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Volume 2011 (2011), Article ID 496925, 9 pages
Review Article

The Role of High-Density Lipoproteins in Reducing the Risk of Vascular Diseases, Neurogenerative Disorders, and Cancer

1Department of Pathology, Faculty of Medical Sciences, University of the West Indies, Mona Campus, Kingston 7, Jamaica
2College of Health Sciences, University of Technology, 237 Old Hope Road, Kingston 6, Jamaica
3Principal's Office, University of Technology, 237 Old Hope Road, Kingston 6, Jamaica
4Department of Medicine, Faculty of Medical Sciences, University of the West Indies, Kingston 7, Jamaica

Received 4 September 2010; Accepted 4 November 2010

Academic Editor: Gerhard M. Kostner

Copyright © 2011 Donovan McGrowder et al. This is an open access article distributed under the Creative Commons Attribution License, which permits unrestricted use, distribution, and reproduction in any medium, provided the original work is properly cited.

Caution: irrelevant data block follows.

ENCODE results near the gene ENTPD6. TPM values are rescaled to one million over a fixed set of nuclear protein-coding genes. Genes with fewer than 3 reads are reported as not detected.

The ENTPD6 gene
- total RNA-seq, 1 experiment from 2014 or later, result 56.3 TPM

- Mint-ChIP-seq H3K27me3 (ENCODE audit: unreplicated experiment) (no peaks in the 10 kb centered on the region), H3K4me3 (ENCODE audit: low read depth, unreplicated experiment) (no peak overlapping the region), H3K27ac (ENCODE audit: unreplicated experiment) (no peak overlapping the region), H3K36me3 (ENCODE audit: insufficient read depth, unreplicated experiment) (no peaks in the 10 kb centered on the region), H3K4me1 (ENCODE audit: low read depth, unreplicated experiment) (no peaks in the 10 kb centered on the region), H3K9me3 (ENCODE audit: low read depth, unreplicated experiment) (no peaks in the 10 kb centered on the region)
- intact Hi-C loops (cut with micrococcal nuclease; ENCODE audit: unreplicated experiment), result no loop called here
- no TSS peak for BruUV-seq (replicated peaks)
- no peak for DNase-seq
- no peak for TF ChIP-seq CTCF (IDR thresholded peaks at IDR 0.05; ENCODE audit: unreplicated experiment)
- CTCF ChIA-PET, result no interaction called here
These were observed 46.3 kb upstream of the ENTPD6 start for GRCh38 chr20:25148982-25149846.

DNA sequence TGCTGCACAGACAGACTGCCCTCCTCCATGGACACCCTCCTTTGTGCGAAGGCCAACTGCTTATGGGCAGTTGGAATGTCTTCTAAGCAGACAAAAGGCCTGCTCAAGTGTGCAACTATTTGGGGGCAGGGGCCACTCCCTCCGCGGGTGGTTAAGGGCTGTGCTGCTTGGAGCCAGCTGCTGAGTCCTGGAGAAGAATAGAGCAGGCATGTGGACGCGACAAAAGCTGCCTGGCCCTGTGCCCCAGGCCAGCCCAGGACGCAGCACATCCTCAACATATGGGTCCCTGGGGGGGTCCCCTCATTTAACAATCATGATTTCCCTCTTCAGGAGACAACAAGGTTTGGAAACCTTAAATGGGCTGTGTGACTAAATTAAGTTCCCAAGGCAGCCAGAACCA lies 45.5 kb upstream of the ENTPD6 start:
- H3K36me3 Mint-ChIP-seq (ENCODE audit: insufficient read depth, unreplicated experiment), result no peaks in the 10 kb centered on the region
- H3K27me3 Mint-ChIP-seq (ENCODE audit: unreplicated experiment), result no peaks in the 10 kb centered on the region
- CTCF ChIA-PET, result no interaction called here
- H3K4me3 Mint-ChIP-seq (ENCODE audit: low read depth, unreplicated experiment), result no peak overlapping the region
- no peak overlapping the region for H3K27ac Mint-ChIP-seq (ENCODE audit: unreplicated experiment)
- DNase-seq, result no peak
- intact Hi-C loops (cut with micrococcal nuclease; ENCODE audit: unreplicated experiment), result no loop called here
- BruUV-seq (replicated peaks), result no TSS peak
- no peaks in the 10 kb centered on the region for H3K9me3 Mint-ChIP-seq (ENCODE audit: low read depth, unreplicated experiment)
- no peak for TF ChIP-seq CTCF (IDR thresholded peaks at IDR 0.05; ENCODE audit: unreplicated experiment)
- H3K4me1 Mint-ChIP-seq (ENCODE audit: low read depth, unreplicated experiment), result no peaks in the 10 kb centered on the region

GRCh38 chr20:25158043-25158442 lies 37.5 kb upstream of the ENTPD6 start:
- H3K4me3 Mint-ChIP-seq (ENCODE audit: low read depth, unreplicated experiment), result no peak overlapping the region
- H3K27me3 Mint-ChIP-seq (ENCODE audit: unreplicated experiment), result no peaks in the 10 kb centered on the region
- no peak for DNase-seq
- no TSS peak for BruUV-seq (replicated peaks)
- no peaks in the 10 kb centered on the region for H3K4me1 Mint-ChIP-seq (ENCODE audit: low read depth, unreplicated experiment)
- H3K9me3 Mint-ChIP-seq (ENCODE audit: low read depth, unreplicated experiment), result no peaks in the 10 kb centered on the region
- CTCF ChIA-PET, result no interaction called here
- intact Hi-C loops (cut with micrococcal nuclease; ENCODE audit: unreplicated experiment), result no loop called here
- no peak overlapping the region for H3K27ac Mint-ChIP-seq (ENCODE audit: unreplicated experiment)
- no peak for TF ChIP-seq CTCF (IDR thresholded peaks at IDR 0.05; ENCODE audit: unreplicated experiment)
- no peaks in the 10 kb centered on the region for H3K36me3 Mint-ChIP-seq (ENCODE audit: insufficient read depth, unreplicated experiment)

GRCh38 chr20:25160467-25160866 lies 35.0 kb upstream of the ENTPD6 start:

High-density lipoprotein (HDL) is one of the major carriers of cholesterol in the blood. It attracts particular attention because, in contrast with other lipoproteins, as many physiological functions of HDL influence the cardiovascular system in favourable ways unless HDL is modified pathologically. The functions of HDL that have recently attracted attention include anti-inflammatory and anti-oxidant activities. High anti-oxidant and anti-inflammatory activities of HDL are associated with protection from cardiovascular disease. Atheroprotective activities, as well as a functional deficiency of HDL, ultimately depend on the protein and lipid composition of HDL. Further, numerous epidemiological studies have shown a protective association between HDL-cholesterol and cognitive impairment. Oxidative stress, including lipid peroxidation, has been shown to be the mediator of the pathologic effects of numerous risk factors of Alzheimer's disease. Lifestyle interventions proven to increase HDL- cholesterol levels including “healthy” diet, regular exercise, weight control, and smoking cessation have also been shown to provide neuro-protective effects. This review will focus on current knowledge of the beneficial effects of HDL-cholesterol as it relates to cardiovascular diseases, breast and lung cancers, non-Hodgkin's lymphoma, as well as its neuroprotective potential in reducing the risk of Alzheimer's disease and dementia.